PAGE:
Sunland shuttered: NM peanut butter plant involved in a nationwide salmonella outbreak last year closes its doors

In fall, 2012, 41 people in 20 states contracted Salmonella from natural and organic peanut butter, produced by Sunland Inc. of Portales, New Mexico, and primarily through purchases at Trader Joe’s.

By Nov. 2012, Sunland was eager to reopen, but the U.S. Food and Drug Administration had other ideas, and filed a permanent injunction against Sunland.

In May, 2013, Sunland announced it was back in production and company officials said their barf-inducing coveted natural and organic sunland_20120925084929_320_240-300x225butters could be back on store shelves within a month.

But now they’re bankrupt.

Food safety can do that to an operation.

Officials with Sunland Inc., the nation’s largest organic peanut butter processor, said “ongoing financial and liquidity challenges made it necessary for the company to file for bankruptcy under Chapter 7 of the bankruptcy code.”

Chapter 7 means the company shuts down and liquidates its assets. According to the bankruptcy filing, Sunland has an estimated $10 million to $50 million in assets, $50 million to $100 million in liabilities and 1,000 to 5,000 creditors.

Sunland reopened last May, but reportedly took a big financial hit from the eight-month closure and lawsuits that followed the salmonella outbreak.

The company had about 100 employees, who were notified Wednesday that the plant was shut down.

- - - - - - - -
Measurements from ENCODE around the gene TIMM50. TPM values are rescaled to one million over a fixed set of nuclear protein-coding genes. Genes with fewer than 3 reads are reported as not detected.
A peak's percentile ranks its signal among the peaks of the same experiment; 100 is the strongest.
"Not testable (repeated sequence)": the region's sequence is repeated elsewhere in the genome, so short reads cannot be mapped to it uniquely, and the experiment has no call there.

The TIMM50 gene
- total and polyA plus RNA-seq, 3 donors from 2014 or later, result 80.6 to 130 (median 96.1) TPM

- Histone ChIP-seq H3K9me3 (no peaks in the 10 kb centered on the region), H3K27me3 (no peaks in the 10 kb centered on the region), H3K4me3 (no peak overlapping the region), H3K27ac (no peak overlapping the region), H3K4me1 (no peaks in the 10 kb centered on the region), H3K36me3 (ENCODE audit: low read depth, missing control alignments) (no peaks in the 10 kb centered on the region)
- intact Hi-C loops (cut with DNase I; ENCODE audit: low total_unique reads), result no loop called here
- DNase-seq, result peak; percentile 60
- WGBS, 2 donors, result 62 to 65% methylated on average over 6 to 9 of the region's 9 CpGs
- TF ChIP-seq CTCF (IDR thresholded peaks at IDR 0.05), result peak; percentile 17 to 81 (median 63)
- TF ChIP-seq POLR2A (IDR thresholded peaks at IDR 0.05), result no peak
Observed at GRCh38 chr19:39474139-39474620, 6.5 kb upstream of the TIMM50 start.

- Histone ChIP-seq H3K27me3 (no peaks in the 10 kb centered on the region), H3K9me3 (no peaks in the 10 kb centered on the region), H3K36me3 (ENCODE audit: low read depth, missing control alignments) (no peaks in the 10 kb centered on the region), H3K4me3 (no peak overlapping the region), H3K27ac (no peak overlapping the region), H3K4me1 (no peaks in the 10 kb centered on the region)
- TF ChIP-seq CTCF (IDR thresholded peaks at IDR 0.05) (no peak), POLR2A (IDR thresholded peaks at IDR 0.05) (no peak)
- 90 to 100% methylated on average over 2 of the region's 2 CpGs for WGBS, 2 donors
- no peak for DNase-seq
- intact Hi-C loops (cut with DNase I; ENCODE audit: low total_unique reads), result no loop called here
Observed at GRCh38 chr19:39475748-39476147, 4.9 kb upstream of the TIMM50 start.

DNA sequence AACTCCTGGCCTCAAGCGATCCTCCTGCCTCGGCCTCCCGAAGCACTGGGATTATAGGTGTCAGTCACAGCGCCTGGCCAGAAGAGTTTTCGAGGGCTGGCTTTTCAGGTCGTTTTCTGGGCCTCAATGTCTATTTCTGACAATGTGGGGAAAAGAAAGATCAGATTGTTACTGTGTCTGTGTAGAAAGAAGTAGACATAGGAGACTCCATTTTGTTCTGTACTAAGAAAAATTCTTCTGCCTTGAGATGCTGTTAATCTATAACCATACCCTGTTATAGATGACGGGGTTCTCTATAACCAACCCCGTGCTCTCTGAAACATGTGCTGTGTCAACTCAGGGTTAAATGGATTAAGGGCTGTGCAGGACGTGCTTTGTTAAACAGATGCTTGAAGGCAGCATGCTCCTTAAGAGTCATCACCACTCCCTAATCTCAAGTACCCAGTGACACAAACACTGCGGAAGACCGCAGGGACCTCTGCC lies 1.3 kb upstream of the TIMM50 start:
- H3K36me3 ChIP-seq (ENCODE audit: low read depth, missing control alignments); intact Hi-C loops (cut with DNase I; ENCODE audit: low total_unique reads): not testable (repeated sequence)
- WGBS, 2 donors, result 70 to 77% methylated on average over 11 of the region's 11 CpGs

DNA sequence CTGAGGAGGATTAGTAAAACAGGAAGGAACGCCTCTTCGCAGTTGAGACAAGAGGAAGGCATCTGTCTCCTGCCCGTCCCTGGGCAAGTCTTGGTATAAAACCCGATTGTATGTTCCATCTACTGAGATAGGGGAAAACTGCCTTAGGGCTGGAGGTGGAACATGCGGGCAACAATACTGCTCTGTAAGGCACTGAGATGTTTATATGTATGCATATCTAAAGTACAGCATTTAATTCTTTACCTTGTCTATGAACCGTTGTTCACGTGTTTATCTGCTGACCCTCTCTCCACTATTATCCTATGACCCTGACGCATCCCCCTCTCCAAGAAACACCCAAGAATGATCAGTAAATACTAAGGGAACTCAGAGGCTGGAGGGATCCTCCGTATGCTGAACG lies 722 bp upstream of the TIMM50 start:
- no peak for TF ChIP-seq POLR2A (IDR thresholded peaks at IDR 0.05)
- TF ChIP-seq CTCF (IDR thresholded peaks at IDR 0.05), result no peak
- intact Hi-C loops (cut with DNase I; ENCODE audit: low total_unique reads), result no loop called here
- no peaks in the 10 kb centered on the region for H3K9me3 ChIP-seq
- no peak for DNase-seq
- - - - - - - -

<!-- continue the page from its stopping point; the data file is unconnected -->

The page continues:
Portales Mayor Sharon King lamented the closure, calling it a “very sad day for our community” and noting that Sunland had been in business for decades.

Jensen Farms files bankruptcy in wake of cantaloupe listeria deaths

Kids, kids, the rock melons are back in Brisbane.

I bought three small and juicy cantaloupes Friday for $2, or $0.68 each at the fruit and veg shop. An older woman was stocking up, and said to me, “$0.68, how can you go wrong?”

I didn’t want to spoil her appetite and get into the whole-listeria-or-salmonella in cantaloupe thing. But things can go wrong.

The Denver Post reports that Jensen Farms, the southeastern Colorado cantaloupe growers who were the source of a deadly listeria outbreak last year, filed for bankruptcy Friday.

Lawsuits from the outbreak, which caused at least 32 deaths, dozens of hospitalizations and 146 illnesses, are prominent in the filings.

Jensen’s bankruptcy attorney, Jim Markus, said the filing should free up millions of dollars in insurance and other funds.

"We’re hopeful the bankruptcy process is a mechanism to help get them paid, as quickly as we can distribute it to victims," Markus said.